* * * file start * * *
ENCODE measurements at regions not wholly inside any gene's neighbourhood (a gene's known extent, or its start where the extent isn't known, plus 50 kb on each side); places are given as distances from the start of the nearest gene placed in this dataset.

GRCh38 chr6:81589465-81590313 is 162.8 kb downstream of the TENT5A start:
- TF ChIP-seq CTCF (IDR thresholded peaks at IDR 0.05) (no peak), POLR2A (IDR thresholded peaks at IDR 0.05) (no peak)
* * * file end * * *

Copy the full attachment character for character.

ENCODE measurements at regions not wholly inside any gene's neighbourhood (a gene's known extent, or its start where the extent isn't known, plus 50 kb on each side); places are given as distances from the start of the nearest gene placed in this dataset.

GRCh38 chr6:81589465-81590313 is 162.8 kb downstream of the TENT5A start:
- TF ChIP-seq CTCF (IDR thresholded peaks at IDR 0.05) (no peak), POLR2A (IDR thresholded peaks at IDR 0.05) (no peak)